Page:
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Last edited 03 Nov 2019
Lighting for circadian rhythms
Lighting for circadian rhythms was written by Dr Paul Littlefair and Dr Cosmin Ticleanu and was published by the BRE Trust in October 2019. It is free to download at: https://www.bretrust.org.uk/wp-content/uploads/sites/12/2019/10/Circadian-Lighting-Trust-report-2019_29_10.pdf
People have circadian rhythms linked to the natural light/dark cycle of the day. These control patterns of alertness and sleep as well as other factors such as body temperature and the release of various hormones. Light and dark patterns act as the most important signal to entrain (synchronise) the circadian clock to the solar cycle and cause waking and sleeping to occur at consistent times.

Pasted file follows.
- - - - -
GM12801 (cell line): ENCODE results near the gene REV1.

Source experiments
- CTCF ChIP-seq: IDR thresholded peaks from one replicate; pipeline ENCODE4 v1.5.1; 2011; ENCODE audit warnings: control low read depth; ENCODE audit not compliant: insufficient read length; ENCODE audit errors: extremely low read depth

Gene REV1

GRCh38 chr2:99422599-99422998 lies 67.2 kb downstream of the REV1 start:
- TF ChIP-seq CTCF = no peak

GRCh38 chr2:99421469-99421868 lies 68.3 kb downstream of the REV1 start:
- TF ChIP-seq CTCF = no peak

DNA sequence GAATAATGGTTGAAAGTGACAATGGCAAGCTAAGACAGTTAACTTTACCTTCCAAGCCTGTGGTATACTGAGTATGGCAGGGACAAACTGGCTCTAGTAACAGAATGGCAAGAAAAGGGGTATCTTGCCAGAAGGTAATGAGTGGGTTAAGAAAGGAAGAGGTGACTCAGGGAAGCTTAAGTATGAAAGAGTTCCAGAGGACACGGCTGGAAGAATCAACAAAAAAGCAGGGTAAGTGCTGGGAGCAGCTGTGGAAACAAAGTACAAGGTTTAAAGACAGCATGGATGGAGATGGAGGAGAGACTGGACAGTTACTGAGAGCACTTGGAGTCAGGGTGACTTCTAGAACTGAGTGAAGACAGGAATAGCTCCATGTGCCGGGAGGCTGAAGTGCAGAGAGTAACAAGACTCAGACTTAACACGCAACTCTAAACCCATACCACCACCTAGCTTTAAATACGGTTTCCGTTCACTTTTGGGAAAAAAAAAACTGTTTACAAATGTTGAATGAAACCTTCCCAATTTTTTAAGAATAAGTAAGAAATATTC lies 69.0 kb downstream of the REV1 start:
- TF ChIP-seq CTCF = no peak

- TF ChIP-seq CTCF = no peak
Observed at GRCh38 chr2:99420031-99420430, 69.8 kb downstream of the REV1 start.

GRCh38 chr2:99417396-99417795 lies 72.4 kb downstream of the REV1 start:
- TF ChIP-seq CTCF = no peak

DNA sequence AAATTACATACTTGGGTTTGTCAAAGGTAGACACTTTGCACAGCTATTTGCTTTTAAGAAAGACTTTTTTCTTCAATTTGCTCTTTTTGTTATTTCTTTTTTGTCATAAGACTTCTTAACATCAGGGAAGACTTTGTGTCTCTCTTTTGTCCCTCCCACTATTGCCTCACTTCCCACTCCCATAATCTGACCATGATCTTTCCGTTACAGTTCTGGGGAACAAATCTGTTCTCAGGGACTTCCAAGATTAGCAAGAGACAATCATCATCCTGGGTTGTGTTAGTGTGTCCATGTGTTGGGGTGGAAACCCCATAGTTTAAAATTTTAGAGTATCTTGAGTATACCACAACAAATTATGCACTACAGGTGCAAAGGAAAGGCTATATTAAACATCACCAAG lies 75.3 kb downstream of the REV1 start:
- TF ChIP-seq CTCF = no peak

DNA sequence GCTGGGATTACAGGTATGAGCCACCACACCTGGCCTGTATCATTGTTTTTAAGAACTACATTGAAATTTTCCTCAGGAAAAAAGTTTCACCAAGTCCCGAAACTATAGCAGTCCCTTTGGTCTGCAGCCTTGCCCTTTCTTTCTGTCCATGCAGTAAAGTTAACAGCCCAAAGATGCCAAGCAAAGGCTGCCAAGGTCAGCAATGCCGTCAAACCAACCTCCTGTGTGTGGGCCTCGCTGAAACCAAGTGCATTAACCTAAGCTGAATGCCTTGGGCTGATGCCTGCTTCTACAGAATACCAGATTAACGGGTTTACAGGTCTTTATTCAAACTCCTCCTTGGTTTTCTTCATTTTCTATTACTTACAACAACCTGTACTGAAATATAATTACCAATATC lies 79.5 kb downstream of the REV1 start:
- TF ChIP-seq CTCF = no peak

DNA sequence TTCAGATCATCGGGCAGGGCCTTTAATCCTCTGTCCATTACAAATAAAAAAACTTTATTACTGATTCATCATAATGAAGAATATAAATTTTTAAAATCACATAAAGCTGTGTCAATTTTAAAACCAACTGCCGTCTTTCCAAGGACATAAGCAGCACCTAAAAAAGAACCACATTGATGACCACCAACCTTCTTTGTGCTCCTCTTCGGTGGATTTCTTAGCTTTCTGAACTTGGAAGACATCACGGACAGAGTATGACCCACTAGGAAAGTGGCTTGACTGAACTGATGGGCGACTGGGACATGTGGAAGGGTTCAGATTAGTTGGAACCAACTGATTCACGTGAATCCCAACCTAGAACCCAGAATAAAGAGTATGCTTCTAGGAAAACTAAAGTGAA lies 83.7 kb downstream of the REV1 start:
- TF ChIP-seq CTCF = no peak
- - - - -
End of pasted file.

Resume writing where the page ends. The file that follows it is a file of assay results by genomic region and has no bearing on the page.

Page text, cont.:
A combination of bright light during the day and darkness at night helps maintain the daily cycle of waking and sleep. However, exposure to artificial light at the wrong times of day can have an adverse effect on circadian rhythms. Light at night time can alter the body clock, suppressing melatonin production and keeping people awake at night, and making them more sleepy during the day.
Circadian lighting varies in colour and intensity during the day. The aim is to improve alertness during working hours using bright light, but to switch to lower brightness, warmer coloured light before it is time to relax.
Its contents are:
- Colour of light.
- Dynamic lighting: previous studies.
- Existing recommendations.
- An experiment to assess variable lighting.
- Conclusions and recommendations.
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